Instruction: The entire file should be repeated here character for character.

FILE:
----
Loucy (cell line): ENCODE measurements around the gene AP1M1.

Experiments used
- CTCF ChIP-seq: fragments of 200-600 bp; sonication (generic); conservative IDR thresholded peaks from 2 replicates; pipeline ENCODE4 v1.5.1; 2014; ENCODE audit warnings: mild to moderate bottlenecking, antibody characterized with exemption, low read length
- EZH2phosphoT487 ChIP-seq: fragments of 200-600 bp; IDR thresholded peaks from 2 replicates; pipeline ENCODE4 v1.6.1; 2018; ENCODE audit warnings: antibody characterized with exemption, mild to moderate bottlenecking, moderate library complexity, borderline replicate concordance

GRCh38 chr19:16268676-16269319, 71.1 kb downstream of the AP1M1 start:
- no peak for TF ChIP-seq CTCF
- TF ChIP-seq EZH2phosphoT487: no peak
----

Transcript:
Loucy (cell line): ENCODE measurements around the gene AP1M1.

Experiments used
- CTCF ChIP-seq: fragments of 200-600 bp; sonication (generic); conservative IDR thresholded peaks from 2 replicates; pipeline ENCODE4 v1.5.1; 2014; ENCODE audit warnings: mild to moderate bottlenecking, antibody characterized with exemption, low read length
- EZH2phosphoT487 ChIP-seq: fragments of 200-600 bp; IDR thresholded peaks from 2 replicates; pipeline ENCODE4 v1.6.1; 2018; ENCODE audit warnings: antibody characterized with exemption, mild to moderate bottlenecking, moderate library complexity, borderline replicate concordance

GRCh38 chr19:16268676-16269319, 71.1 kb downstream of the AP1M1 start:
- no peak for TF ChIP-seq CTCF
- TF ChIP-seq EZH2phosphoT487: no peak